According to the articles I cited that you refused to believe, the Georgetown approach is not only “green” in the environmental sense but also in the folding money sense. City staff can cite numbers to show that renewable energy is cheaper in the long run than buying electricity from coal or gas. If they were lying, the state regulators (who are heavily biased towards oil and gas) would have called them on it.

              Georgetown is an extremely conservative and overwhelmingly Republican community populated in large part by wealthy retirees. If this program was not holding down electricity prices, there would be torchlight parades in the street. The challengers (all of them businessmen) in the mayor and council elections would have pointed out any waste of money by their incumbent opponents. They did not do so because they are reasonable individuals and not conspiracy theorists.

              There, I have let you know.

  6. Apple in the energy business is a very, very good thing.

    Apple should be supplying wind and solar energy around the world. Sea or ocean wind farms for Europe and Japan, Australia, excellent. We know no one wants a nuclear power plant in their backyard, so forget them.Though powerful, producing CO2 free energy, we can’t handle the by-products of that production safely yet. So, wind, solar, natural gas in fuel cells, and planting a hell of a lot of trees seems to be a reasonable way to go. It would be nice that in large cities, where an old factory once existed the site is cleaned up, lots of jobs there, and trees and grass and flower are planted until a new business or businesses are ready to make use of the land.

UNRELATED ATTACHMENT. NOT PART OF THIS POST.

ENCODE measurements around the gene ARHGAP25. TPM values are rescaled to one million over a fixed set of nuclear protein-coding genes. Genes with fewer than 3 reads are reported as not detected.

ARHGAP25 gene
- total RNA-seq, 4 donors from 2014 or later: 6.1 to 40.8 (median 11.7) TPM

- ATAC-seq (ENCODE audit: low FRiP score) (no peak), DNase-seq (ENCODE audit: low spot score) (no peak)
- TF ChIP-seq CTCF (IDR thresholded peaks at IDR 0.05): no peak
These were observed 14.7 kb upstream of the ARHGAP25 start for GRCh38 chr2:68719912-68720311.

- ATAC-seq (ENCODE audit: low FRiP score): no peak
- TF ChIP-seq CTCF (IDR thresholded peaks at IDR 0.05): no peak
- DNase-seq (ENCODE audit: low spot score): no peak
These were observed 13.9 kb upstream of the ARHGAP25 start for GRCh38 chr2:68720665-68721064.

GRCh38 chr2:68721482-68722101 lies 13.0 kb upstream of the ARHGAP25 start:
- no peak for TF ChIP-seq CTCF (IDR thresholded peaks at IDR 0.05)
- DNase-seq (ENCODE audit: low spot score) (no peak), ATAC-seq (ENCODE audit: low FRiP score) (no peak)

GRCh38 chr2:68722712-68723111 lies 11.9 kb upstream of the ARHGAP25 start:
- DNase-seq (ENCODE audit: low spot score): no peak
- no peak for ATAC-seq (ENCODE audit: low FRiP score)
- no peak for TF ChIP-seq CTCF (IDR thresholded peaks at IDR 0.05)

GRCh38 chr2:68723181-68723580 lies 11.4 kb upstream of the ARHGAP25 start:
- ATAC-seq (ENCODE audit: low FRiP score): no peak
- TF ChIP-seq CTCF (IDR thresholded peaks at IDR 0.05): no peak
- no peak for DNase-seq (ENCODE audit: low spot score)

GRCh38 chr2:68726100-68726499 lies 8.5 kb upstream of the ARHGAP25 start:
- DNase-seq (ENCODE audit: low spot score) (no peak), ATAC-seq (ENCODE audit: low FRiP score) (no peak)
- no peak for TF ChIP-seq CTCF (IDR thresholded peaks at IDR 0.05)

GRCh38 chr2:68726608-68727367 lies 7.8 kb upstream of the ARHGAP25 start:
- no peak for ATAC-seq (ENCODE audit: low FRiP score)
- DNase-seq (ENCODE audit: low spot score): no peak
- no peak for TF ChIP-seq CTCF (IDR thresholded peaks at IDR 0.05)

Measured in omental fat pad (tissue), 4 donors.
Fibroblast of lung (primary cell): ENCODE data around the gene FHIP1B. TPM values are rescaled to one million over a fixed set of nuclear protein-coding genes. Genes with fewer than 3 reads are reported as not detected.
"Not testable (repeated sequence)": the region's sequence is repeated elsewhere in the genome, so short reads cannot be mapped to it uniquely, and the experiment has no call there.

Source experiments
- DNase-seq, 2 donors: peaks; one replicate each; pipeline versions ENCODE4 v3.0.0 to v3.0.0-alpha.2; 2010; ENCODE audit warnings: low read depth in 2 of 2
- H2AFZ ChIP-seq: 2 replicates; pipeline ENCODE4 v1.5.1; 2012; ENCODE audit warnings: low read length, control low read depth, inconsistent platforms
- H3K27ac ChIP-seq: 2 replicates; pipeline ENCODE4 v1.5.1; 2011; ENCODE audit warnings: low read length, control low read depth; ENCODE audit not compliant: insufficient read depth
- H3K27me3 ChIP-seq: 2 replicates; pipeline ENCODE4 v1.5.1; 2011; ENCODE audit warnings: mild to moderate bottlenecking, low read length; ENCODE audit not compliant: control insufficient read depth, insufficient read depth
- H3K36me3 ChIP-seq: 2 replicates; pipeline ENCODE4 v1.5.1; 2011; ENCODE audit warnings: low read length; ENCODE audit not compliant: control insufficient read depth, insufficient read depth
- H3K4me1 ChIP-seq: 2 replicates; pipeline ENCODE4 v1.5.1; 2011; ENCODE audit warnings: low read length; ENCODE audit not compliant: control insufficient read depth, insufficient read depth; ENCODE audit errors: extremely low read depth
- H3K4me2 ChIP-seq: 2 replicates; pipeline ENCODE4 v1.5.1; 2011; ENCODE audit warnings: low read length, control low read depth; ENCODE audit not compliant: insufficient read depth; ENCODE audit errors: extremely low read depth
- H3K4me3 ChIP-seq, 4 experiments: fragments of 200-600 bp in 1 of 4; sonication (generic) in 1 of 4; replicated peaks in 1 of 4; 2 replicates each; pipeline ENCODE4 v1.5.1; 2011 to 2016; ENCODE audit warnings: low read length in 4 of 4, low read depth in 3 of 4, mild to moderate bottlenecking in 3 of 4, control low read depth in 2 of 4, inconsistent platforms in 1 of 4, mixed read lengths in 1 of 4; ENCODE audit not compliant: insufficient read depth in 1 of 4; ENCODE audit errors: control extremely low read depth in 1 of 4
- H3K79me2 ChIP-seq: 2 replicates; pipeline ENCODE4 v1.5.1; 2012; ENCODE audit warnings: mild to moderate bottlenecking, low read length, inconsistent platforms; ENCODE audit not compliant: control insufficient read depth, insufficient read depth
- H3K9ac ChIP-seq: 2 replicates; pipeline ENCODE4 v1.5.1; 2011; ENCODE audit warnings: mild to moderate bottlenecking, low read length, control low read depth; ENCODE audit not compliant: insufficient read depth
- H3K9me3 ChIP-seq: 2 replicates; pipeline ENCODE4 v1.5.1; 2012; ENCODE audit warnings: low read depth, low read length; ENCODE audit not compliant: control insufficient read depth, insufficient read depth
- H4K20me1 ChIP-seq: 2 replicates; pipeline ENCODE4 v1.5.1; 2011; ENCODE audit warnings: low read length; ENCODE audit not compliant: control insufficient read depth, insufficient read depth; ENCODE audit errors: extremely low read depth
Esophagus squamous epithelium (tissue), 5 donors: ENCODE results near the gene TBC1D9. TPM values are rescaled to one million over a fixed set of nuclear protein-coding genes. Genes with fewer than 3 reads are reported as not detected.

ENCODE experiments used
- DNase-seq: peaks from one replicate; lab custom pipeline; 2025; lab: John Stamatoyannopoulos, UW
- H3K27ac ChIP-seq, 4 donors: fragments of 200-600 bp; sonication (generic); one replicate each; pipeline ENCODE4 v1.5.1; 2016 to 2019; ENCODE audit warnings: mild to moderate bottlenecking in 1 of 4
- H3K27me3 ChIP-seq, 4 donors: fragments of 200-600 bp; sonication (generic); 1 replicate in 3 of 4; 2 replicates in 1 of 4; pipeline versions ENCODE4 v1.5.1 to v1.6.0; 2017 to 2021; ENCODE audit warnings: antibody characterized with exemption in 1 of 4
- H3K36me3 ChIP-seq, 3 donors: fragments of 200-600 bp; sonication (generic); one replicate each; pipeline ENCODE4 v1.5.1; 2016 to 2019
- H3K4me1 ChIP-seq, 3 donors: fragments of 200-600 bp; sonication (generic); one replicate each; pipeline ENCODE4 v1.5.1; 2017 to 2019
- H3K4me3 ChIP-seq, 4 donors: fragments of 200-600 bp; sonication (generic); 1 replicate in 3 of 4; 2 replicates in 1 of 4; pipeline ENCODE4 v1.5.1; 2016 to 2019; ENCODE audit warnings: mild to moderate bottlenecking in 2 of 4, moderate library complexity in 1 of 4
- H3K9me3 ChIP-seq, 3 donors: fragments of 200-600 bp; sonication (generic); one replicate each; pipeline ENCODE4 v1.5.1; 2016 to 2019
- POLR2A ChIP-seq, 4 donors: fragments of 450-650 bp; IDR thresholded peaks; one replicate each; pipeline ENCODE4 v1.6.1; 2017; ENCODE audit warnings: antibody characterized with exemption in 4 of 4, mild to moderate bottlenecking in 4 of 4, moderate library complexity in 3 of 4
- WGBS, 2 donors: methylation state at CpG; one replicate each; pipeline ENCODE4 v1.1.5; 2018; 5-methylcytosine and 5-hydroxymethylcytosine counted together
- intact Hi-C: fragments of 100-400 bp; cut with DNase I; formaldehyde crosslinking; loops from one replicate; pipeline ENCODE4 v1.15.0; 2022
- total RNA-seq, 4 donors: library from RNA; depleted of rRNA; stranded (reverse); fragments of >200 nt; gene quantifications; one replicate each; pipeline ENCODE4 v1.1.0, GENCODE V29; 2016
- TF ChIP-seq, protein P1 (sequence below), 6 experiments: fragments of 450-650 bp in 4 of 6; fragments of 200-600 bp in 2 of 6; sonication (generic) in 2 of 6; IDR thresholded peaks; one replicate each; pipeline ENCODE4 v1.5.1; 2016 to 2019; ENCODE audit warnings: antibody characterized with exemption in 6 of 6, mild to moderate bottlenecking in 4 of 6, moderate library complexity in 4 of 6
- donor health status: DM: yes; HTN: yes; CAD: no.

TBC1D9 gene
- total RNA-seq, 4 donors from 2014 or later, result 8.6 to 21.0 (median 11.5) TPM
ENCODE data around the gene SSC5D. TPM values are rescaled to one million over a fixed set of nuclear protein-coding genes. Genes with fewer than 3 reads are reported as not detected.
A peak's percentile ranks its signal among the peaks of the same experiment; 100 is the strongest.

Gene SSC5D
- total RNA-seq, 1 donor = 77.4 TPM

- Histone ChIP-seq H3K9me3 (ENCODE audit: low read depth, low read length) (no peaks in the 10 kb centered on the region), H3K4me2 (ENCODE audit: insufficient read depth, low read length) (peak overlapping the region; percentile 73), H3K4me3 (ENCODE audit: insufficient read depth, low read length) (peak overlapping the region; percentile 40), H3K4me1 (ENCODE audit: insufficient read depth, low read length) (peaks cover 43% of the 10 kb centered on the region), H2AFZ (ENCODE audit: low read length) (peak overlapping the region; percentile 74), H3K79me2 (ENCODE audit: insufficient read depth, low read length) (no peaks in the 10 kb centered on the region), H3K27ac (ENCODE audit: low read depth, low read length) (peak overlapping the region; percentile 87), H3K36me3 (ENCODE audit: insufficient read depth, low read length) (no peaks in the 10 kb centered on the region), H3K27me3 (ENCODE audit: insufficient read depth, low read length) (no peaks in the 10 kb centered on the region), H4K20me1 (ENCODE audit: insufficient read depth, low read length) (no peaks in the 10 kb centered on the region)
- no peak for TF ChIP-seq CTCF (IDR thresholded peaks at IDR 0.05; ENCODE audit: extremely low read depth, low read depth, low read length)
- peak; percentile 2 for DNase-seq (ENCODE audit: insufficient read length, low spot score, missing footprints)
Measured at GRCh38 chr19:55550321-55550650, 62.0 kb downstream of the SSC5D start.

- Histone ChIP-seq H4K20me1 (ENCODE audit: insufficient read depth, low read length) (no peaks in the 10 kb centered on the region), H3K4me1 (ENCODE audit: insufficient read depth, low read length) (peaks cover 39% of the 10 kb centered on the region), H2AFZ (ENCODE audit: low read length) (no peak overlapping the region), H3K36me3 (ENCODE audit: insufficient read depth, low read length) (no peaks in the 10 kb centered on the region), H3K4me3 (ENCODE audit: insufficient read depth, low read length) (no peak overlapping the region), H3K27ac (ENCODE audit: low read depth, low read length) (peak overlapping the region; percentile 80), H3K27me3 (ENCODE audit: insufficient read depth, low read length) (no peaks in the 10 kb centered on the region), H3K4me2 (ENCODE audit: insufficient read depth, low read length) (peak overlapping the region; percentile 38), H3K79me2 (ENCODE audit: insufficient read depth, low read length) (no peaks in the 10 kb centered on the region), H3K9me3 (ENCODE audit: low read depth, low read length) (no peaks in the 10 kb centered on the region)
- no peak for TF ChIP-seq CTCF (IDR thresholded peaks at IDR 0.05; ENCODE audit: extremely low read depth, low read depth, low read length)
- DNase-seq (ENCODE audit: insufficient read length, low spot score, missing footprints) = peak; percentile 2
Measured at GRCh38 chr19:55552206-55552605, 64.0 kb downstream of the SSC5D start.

Now, if somebody could just create a car, family sized, or bigger, have you seen what passes for family sized lately, that could travel 600 miles on a charge and allow it to fully charge in 8 minutes or less, we could almost say good-bye to waring in the middle east. Well, to maintain as some presidents have said in the past, our way of life.